I am a neuroscientist at the University of Bonn Medical Centre in the Department of Epilepsy. I’m a basic researcher interested in neurones and their mirco-networks that underlie the functions of the brain.

I did my undergraduate degree in Pharmacology at the University of Aberdeen, Scotland, in the laboratory of Prof. Dave Spanswick. There, I was first exposed to the patch-clamp technique and got hooked on recording neuronal activity in real-time. I then moved to beautiful Vancouver, British Columbia, Canada, where I did my PhD in Physiology at UBC with Prof. John Church. With John I developed as an electrophysiologist and learned ion imaging. This allowed me to ask questions about how the activity of neurones is modulated: in particular, how calcium ions and protons interact to regulate neuronal excitability and what happens under pathophysiological conditions like epilepsy.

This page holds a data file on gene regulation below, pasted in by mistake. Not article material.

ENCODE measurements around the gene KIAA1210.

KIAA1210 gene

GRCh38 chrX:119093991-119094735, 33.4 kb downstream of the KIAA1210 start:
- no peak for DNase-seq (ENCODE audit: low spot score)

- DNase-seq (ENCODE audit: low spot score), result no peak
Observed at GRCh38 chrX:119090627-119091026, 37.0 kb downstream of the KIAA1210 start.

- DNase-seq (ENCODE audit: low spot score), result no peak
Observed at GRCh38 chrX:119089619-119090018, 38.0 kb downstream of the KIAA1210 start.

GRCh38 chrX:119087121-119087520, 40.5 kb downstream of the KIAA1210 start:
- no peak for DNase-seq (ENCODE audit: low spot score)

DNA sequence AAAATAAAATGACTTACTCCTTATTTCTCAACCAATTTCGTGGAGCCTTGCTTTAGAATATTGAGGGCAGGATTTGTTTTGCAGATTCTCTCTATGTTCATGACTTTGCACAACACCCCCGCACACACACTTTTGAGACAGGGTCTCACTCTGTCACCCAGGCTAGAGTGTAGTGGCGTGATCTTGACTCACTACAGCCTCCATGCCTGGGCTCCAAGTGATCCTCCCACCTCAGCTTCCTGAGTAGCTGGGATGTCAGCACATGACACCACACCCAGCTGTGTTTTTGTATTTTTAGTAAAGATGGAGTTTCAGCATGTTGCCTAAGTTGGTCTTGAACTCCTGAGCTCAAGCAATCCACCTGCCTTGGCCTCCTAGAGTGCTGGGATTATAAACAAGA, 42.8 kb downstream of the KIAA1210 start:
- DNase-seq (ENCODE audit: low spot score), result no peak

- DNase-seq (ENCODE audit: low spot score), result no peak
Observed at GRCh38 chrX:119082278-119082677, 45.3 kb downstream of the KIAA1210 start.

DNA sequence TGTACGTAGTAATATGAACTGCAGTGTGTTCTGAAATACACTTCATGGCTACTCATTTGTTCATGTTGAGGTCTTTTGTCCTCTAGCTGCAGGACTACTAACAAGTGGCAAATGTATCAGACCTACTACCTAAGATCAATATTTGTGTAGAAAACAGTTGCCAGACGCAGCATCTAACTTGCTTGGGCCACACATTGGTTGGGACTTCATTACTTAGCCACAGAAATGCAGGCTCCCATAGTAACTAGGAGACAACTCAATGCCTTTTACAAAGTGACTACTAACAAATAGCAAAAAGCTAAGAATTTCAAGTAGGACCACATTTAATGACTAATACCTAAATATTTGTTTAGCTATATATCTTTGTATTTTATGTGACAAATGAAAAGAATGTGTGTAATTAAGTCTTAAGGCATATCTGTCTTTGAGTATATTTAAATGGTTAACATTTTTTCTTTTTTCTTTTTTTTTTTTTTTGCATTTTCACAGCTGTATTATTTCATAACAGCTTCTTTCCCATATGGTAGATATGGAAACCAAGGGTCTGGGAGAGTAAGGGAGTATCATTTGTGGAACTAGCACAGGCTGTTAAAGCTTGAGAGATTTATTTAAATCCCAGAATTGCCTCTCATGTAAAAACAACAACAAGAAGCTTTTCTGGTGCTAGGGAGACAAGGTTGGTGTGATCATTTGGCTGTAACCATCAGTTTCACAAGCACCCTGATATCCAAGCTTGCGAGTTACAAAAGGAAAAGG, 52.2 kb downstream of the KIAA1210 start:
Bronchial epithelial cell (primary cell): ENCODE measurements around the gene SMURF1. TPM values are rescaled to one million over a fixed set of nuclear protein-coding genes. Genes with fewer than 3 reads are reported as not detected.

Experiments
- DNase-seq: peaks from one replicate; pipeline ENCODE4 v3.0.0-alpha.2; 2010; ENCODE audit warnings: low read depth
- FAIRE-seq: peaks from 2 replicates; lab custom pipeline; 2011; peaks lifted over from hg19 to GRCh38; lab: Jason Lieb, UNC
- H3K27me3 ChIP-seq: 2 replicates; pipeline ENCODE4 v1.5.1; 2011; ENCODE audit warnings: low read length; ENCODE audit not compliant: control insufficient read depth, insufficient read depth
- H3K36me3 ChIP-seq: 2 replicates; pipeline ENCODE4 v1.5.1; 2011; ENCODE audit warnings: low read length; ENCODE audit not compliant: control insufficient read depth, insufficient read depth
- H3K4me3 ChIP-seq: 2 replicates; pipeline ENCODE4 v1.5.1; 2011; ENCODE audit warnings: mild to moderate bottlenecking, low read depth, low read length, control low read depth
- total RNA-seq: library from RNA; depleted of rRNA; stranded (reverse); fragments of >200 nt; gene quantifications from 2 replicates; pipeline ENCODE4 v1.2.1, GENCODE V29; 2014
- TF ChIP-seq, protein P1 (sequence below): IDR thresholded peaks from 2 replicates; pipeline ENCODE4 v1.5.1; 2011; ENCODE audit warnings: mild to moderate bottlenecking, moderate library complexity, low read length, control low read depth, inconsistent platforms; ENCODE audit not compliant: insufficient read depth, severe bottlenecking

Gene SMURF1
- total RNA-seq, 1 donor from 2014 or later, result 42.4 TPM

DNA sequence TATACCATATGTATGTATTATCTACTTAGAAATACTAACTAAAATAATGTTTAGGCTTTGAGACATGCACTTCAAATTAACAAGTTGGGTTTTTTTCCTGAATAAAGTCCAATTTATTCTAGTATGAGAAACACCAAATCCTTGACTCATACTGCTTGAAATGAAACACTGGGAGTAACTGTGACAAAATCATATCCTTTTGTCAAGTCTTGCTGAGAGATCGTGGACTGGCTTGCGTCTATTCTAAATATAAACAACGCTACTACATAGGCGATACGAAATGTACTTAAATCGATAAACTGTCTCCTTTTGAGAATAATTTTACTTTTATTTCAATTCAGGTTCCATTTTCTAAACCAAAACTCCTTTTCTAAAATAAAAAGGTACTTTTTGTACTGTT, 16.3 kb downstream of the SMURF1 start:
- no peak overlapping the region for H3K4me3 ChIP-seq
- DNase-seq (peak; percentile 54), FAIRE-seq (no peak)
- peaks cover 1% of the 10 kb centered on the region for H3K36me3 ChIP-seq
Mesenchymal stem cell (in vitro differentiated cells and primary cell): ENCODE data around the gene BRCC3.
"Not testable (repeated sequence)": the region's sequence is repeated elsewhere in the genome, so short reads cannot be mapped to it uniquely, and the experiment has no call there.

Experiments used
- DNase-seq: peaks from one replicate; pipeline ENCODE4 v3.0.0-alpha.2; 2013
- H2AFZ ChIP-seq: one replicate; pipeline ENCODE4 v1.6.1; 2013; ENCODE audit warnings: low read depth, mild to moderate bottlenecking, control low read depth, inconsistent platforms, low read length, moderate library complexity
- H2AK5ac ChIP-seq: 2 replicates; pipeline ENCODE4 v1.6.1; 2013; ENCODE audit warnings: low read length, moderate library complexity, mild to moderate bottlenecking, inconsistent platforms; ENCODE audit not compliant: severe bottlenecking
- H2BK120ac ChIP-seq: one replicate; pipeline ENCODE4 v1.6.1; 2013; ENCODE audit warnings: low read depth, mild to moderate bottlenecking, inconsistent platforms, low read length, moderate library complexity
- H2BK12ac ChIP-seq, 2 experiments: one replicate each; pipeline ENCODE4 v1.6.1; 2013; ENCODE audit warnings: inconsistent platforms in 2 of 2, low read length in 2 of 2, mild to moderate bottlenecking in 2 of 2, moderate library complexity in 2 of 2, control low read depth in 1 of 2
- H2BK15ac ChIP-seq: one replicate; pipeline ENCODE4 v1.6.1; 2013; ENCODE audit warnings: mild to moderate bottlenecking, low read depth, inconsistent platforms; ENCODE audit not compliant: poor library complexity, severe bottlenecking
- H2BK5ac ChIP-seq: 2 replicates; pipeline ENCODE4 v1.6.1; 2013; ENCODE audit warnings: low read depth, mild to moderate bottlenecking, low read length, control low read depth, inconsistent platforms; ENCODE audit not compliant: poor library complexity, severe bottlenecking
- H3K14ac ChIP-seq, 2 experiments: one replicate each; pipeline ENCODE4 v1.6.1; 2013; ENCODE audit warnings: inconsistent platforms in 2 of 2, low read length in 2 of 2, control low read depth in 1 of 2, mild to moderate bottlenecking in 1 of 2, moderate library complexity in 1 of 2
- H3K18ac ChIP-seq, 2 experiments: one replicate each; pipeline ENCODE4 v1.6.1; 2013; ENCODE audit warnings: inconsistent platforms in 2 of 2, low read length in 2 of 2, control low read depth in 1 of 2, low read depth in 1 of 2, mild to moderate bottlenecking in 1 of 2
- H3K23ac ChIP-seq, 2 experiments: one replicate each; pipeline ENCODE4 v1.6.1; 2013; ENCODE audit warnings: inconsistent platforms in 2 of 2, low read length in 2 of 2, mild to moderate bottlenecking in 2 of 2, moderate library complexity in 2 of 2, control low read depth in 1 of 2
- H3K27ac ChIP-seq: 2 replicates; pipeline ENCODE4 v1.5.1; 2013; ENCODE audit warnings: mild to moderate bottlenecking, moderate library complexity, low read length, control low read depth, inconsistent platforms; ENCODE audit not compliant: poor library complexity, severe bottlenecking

In 2006, I moved to Germany and with this big change also shifted to working on the other, usually ignored, cell type in the brain – glia. In Prof. Christine Rose’s lab in Düsseldorf, I investigated how ion fluxes affect a type of glial cell called astrocytes, and how changes to astrocytes would influence neuronal excitability.

I am currently with Prof. Heinz Beck at the Institute of Experimental Epileptology & Cognition in Bonn. We use advanced two-photon imaging and glutamate uncaging techniques combined with patch-clamp recordings to probe the excitability of neurones in response to specific patterns of inputs. We pose questions such as, what are the mechanisms by which neurones integrate synaptic inputs to determine an appropriate output? and how does this input-output relationship go awry in epilepsy?